Interior cutting horse association www.ichacutting.com New cutters always welcome. Lee Poncelet 250-938-2034 6/19 KELOWNA RIDING CLUB, www.kelownaridingclub.com contact and event info. Daily drop-in rates & facility rentals open to all. 3745 Gordon Dr, Kelowna, BC. 2/20 LANGLEY RIDERS SOCIETY, www.langleyriders.com. English/Western, Games, Jumping, Drill Team, Rodeo. 604-530-5981 8/19 LOWER MAINLAND QUARTER HORSE ASSOC. Pres: Mellissa Buckley, mellissa1@hotmail.com, http://bcqha.com/index.php/LMQHA 10/19


Clubs & Associations North OK therapeutic riding assoc. 250-549-0105 www.notra.info Providing therapeutic horseback riding for children and adults with disabilities 6/19

PINE TREE RIDING CLUB (Barnhartvale/Kamloops), Visit www.pinetreeridingclub.com for info on lessons, gymkhanas, shows and clinics, or email pinetreeridingclub@gmail.com 3/19

OLIVER & DISTRICT RIDING CLUB, Pres: Dawn MacRae 250-689-0156, anewdawn101@outlook.com, Clinics, Summer Show & more, see our FB page 3/20

100 Mile & District Outriders

Overnight it or Stay in Revelstoke BC

7/18 8/19

Promoting equine activities and knowledge in the south Cariboo with Shows, Clinics, Gymkhanas and more. President: Mike Kidston E-mail: info@outriders.com ~ www.100mileoutriders.com

PEACHLAND RIDING CLUB, Pres: Kristy Forsyth. Visit www.peachlandridingclub. com for information about our Gymkhanas dates and other fun events! 3/19

www.Selkirksaddleclub.ca

6/19

SOUTH CENTRAL QUARTER HORSE ASSOC., Host of April Fuzzy Horse Show and September AQHA Circuit Show, http://bcqha.com/index.php/scqha 9/19 VINTAGE RIDERS EQUESTRIAN CLUB (Fraser Valley BC), English/Western, lectures, clinics, socials, safe and fun, vintageriders@shaw.ca, on Facebook 2/20

9/19

WELLS GRAY RIDERS ASSOCIATION, (Clearwater BC) www.wellsgrayriders. com, find us on Facebook! Gymkhanas, clinics, trails, drill team & more 2/20 WESTERN CANADIAN REINING ASSOC. Amber 250-392-6402 wcrareining@gmail.com, www.wcra.info 8/19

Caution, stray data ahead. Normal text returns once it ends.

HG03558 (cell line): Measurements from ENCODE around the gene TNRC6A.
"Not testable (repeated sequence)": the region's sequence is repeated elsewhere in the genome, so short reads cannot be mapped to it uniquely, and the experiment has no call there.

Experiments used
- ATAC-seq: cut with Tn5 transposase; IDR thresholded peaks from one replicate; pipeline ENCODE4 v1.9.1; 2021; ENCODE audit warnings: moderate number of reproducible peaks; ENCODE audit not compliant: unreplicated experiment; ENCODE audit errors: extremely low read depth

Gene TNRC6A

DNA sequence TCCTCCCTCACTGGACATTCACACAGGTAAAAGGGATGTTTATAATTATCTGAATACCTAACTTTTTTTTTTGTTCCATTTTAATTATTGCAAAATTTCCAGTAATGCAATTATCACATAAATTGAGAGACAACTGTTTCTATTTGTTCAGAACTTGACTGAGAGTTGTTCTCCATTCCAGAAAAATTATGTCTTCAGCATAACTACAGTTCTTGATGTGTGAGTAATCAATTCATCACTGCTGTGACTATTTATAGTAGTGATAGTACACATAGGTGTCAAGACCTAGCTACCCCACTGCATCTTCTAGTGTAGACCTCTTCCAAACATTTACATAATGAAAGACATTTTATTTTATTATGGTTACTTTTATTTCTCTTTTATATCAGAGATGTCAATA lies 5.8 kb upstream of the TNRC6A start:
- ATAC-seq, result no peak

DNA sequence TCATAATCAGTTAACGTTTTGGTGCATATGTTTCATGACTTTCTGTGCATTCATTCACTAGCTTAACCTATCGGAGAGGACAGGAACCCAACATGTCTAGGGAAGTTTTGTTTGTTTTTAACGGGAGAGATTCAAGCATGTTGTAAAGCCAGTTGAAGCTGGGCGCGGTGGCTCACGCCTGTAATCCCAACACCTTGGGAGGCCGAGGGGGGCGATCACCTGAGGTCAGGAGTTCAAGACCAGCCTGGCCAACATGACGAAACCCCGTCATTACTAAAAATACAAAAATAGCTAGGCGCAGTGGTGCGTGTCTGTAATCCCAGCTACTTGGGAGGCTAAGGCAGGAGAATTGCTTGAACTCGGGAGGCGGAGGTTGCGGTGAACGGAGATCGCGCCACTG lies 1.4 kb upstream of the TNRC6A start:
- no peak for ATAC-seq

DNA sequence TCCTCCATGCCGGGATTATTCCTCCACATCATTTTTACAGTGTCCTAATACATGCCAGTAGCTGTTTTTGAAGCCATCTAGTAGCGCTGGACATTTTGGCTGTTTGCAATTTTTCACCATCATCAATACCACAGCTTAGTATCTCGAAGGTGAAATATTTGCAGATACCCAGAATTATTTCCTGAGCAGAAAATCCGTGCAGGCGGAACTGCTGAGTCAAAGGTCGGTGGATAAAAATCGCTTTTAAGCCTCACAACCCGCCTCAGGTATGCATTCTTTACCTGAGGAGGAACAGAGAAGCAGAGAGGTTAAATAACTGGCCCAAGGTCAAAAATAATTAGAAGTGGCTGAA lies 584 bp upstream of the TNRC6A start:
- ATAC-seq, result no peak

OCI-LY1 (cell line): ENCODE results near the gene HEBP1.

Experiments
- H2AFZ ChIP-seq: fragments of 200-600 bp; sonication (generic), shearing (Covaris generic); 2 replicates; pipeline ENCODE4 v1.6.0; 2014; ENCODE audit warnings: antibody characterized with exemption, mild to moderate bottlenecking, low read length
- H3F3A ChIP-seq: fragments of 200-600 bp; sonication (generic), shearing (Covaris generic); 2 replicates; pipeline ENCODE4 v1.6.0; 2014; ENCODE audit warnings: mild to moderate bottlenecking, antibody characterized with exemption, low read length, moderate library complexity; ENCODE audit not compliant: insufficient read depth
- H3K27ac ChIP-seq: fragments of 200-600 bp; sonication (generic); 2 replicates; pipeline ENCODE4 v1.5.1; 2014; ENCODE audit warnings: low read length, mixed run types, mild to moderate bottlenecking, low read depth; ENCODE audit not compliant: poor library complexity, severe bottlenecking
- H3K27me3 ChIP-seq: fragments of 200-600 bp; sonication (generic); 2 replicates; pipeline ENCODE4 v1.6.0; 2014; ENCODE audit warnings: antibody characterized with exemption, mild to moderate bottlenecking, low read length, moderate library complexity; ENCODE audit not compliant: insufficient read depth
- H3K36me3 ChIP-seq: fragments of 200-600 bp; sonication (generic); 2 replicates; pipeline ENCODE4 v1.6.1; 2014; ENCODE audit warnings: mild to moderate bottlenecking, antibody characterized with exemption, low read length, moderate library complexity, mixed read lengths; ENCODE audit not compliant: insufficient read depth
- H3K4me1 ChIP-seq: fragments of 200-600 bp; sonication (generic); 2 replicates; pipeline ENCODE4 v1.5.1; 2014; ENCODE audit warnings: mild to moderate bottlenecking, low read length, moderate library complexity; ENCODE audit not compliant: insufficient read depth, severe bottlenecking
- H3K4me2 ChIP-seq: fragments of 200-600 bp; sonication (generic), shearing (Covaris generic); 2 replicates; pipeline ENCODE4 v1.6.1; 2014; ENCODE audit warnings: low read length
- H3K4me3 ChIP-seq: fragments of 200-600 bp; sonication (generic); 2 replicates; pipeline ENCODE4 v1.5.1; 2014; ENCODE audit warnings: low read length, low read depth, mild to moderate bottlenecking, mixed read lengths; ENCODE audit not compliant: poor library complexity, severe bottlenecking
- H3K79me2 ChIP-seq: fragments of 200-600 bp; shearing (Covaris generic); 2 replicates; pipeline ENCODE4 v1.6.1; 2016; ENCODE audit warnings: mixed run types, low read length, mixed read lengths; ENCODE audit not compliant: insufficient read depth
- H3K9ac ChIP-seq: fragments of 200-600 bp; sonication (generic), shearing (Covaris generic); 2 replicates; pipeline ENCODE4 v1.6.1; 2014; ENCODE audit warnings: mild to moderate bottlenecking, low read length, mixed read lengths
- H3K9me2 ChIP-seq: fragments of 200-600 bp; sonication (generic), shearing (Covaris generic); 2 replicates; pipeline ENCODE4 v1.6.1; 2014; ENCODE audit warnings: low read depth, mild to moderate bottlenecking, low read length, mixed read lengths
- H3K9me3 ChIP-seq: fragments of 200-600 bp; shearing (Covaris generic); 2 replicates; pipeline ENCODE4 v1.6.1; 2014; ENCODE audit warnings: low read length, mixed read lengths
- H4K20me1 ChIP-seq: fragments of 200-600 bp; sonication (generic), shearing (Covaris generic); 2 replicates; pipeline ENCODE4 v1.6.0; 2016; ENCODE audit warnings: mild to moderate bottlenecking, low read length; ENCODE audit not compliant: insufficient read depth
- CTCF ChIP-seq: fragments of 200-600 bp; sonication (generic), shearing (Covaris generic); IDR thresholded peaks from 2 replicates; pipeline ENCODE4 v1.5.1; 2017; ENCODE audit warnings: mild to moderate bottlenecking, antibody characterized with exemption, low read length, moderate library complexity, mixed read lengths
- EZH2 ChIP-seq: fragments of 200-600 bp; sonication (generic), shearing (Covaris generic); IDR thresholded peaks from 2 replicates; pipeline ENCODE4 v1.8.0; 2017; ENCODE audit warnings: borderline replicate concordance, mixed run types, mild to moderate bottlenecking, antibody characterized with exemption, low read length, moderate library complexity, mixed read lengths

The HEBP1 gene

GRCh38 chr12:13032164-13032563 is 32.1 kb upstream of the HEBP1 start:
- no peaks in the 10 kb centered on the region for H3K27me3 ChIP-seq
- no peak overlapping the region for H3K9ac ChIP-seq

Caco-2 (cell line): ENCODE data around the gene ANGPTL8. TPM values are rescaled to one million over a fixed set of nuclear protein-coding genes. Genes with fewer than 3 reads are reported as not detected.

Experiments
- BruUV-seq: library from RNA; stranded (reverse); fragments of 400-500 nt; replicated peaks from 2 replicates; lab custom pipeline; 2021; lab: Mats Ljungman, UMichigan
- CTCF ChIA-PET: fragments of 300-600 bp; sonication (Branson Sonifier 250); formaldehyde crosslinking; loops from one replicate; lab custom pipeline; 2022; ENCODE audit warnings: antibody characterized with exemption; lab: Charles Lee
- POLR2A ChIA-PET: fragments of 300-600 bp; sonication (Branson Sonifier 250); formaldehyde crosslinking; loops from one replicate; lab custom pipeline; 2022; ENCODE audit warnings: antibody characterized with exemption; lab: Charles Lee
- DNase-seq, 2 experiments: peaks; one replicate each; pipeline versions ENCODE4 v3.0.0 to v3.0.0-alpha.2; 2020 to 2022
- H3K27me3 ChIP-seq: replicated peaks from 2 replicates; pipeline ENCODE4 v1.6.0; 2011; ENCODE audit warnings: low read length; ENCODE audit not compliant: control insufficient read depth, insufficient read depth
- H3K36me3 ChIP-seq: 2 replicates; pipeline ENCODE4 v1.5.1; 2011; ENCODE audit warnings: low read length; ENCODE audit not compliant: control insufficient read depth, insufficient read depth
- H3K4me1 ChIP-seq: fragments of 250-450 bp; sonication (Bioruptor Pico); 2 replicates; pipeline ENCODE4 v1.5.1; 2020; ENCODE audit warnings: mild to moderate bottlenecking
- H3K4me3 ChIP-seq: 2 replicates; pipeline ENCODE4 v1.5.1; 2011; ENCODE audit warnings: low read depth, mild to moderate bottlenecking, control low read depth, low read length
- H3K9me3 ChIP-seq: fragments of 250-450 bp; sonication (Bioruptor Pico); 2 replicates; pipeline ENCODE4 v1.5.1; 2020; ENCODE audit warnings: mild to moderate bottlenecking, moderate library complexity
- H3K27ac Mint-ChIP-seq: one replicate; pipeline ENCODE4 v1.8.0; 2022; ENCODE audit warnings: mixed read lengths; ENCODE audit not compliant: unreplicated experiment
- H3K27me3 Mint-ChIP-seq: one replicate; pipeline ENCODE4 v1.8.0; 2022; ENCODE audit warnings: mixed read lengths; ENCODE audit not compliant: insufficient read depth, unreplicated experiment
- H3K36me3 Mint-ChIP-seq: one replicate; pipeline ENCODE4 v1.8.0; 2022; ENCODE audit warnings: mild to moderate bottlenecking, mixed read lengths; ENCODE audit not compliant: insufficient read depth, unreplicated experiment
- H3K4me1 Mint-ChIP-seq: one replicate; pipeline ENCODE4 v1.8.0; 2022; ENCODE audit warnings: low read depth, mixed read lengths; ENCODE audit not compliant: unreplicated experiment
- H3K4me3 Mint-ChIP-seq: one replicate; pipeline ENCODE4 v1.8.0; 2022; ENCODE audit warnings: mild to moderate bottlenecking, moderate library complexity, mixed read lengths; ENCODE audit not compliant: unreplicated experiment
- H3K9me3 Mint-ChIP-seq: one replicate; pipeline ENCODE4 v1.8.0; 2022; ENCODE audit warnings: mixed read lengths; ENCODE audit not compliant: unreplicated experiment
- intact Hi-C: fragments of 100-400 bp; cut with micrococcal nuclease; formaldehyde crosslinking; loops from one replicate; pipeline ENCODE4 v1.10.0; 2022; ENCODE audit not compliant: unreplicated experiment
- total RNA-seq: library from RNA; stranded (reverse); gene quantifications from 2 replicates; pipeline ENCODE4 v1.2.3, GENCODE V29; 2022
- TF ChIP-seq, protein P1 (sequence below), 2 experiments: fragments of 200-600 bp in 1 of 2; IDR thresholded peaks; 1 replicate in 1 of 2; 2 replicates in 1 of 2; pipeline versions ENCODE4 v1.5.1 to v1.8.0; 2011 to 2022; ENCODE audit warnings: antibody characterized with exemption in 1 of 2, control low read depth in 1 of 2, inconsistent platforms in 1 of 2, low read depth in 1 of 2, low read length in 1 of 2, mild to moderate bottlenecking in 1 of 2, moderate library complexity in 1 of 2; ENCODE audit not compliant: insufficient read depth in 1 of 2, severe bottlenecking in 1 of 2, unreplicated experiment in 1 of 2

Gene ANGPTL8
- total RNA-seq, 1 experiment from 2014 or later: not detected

6/19

WILD ROSE DRAFT HORSE ASSOCIATION, www.wrdha.com. Barb Stephenson (Secretary) phone 403-933-5765 (8:00 am to 8:00 pm) 3/19

What’s Happening? Let’s Go! 2019 Events?? Let us know – this is a FREE service for non-profit events. REQUIRED FORMAT FOR EACH DATE:

Jan 1-3 OPEN HORSE SHOW, Smith Arena, Smithsville, BC, John 604-123-4567 johnsmith@smith.net, www.smithshow.com

May

2-3 INTRO TO MOUNTAIN TRAIL w/Debbie Hughes, Eagle View Equest. Ctr., Williams Lake BC. Lori lorirankin14@hotmail.com, 250-392-2584 2-5 NATURAL HORSEMANSHIP w/Glenn Stewart (Advanced), Smithers BC, Anika 250-846-5494 or anika.gattiker@outlook.com 2-5 KRC SPRING CLASSIC HUNTER/JUMPER, Kelowna Riding Club, Kelowna BC, www.kelownaridingclub.com 3-4 RANCH HORSE SALE & SPRING HORSE SALE, Perlich Bros. Auction Market, Lethbridge AB, 403-329-3101, www.perlich.com 3-4 WILD ROSE DRAFT HORSE SALE, Calouri Pavilion, Olds AB, Barb 403-933-5765, www.wrdha.com 4 NARCHC NON-PRO & GAG CLINIC w/Loren Christenseon & Cayley Wilson, Calnash Center, Ponoka AB, www.narchc.com 4 LRS Games Day, LRS Arena, Langley BC, Bethany 604-614-8226, tyler.bethany2014@gmail.com, www.langleyriders.com 4-5 CARIBOO COUNTRY CARRIAGE CLUB, New Drivers Clinic w/Ken Huber, 70 Mile House BC, Ken 250-456-6050, 3xhuber@gmail.com 4-5 HORSEMANSHIP/DE-SPOOK INTRO TO MOUNTAIN TRAIL w/Debbie Hughes, 100 Mile House BC, Melissa mathomas28@yahoo.ca, 604-825-6985 5 AERC HORSE SHOW, Agriplex, Armstrong, BC, www.armstrongenderbyridingclub.com 5 NARCHC SCHOOLONG SHOW, Calnash Center, Ponoka AB, www.narchc.com 6-10 INTENSIVE HORSEMANSHIP COURSE w/Birgit Stutz, Irwin Insights Level 4 Master Cert. Trainer, Dunster BC, 250-968-6801, www.fallingstarranch.ca 9-13 ARENA TO TRAIL TRANSITION, working w/obstacles, confidence-building, Timber Ridge Trails, Lumby BC, Dawn Ferster 250-808-0738, dawnferster@gmail.com